The District Court held that the fuel delivered to MAGDALENA by WFS constituted a necessary, which established a maritime lien against the vessel under the Federal Maritime Lien Act. However, based on e-mails between WFS and SEL, as well as the generated receipts, it was clear that the debt of the vessel had been paid in full. Consequently, the lien on the vessel had been extinguished at the time it was arrested. The District Court also denied the motion for wrongful arrest of the vessel because there was no showing of bad faith, malice or gross negligence on the part of the arresting party. WFS subsequently filed a motion for reconsideration, which was denied by the District Court and then appealed the matter to the U.S. Fifth Circuit.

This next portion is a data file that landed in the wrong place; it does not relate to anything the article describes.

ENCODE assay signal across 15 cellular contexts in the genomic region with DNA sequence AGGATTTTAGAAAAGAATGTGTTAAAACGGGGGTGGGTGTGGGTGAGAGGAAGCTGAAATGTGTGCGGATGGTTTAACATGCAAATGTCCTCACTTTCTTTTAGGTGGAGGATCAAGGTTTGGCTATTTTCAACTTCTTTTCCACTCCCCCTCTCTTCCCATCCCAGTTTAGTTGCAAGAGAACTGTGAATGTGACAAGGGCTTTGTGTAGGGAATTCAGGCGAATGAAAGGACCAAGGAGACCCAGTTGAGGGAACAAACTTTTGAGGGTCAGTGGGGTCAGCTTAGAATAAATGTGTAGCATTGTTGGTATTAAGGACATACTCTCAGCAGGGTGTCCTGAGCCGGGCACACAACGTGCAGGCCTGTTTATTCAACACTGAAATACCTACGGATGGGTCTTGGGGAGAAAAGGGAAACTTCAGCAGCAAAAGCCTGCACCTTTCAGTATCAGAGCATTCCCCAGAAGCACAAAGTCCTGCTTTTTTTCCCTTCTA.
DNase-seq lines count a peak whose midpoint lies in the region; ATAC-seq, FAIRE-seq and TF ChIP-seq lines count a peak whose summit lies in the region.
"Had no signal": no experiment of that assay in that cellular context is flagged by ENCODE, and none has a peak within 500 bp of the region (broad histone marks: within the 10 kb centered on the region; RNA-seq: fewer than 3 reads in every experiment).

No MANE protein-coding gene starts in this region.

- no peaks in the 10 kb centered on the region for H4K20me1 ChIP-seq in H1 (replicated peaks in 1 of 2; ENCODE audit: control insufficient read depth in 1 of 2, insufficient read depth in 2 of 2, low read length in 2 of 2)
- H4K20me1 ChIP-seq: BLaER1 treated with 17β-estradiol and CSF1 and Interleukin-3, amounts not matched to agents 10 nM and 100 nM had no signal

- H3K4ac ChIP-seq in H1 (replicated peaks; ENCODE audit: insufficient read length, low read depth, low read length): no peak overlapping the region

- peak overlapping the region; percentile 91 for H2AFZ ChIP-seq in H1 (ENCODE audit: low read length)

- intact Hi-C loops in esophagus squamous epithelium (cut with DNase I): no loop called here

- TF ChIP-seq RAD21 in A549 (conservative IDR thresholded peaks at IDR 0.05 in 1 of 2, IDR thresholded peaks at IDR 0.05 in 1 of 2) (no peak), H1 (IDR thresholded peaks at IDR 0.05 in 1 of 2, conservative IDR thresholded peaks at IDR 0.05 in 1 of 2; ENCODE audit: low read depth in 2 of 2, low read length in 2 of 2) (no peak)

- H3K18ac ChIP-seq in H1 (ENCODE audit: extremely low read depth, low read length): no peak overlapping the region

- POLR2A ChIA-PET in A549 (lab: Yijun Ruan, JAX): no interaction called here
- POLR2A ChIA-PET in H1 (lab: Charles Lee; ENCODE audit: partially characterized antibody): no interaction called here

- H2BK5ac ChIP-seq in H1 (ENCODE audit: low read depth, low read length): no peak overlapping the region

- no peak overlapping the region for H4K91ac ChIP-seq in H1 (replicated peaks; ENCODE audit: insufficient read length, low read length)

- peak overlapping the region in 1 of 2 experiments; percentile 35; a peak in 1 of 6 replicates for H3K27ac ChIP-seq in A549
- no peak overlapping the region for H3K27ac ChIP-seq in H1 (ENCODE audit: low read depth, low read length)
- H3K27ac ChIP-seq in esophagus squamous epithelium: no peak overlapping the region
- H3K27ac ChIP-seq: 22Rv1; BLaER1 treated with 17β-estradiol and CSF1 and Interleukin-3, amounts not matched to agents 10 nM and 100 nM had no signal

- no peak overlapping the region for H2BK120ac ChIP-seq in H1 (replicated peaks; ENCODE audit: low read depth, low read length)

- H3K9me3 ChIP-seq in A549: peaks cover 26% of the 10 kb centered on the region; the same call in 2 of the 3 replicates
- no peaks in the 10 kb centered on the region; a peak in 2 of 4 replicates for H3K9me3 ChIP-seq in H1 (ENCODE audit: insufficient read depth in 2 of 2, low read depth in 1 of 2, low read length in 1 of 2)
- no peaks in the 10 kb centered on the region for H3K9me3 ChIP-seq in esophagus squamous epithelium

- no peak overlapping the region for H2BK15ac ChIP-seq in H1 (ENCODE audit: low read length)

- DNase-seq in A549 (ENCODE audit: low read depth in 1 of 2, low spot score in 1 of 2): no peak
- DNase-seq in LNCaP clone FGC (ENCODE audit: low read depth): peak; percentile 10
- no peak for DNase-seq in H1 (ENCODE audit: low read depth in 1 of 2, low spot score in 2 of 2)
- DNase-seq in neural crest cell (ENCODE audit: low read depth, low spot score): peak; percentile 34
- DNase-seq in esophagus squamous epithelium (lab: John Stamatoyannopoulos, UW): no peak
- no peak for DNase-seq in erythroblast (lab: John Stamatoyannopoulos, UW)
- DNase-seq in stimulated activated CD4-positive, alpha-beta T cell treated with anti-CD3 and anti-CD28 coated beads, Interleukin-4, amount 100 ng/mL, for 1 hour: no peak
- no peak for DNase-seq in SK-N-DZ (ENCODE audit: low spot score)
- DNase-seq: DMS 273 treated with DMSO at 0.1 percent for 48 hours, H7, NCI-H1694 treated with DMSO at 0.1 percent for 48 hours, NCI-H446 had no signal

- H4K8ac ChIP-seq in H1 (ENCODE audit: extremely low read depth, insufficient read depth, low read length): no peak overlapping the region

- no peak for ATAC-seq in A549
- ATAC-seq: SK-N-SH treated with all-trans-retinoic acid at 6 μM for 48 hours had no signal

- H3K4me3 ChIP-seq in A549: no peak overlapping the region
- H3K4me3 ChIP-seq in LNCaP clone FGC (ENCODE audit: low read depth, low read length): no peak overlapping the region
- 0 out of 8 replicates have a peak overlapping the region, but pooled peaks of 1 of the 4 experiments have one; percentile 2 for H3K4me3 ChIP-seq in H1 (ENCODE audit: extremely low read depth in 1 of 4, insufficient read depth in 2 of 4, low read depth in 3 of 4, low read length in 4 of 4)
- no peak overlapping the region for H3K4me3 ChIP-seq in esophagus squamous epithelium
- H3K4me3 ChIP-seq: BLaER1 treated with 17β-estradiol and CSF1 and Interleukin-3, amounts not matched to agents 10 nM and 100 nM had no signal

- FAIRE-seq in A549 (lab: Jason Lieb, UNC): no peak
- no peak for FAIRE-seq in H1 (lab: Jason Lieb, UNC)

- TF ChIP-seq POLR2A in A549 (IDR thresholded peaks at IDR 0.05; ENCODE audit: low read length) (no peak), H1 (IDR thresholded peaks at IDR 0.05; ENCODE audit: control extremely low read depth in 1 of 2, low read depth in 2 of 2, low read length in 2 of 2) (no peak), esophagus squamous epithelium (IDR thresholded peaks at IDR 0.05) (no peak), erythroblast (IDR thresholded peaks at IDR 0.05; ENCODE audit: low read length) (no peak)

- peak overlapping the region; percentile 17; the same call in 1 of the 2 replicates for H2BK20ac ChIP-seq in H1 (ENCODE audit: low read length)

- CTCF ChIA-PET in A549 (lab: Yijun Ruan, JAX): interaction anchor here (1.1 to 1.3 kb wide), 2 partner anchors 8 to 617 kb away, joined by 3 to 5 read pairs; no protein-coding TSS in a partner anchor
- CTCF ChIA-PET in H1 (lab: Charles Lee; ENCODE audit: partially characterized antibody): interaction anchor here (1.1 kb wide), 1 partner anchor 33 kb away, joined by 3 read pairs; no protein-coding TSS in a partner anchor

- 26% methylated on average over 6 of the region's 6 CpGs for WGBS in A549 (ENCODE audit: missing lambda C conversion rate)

Both parties agreed that the delivery of fuel provided gave rise to a lien for necessaries. The parties disagreed as to whether SEL’s September 16th payment extinguished the most recent delivery and alleged unpaid invoice for fuel to the MAGDALENA. The issue before the court was whether SEL payment extinguished the lien for the current fuel invoice. The Fifth Circuit agreed that after SEL rendered payments, WFS no longer had a lien. The Fifth Circuit took a closer look at the general terms and conditions of the global fuel purchase agreement and noted when more than one invoice is past due at the same time, the seller (WFS) shall be entitled, at its sole discretion, to specify the particular invoice to which any subsequent payment shall be applied. In the present case, the MAGDALENA’s invoice was due on September 5th, which was one week past due at the time it was paid. In confirming that the MAGDALENA GREEN invoice was paid (on September 16th), WFS exercised its discretion to decide how that payment should be applied. The Court of Appeals interpreted this contractual provision to mean that the seller had the contractual right to allocate payments at the time the payment is made, but the seller does not have the right to then reallocate those payments in a different manner at a later time. Such a reallocation would be unfair to the purchaser, who is operating under the impression that the invoice has been paid and confirmed by the seller. To allow the seller to reallocate payment would put the purchase at a significant business disadvantage, since its vessel would be unknowingly subject to arrest.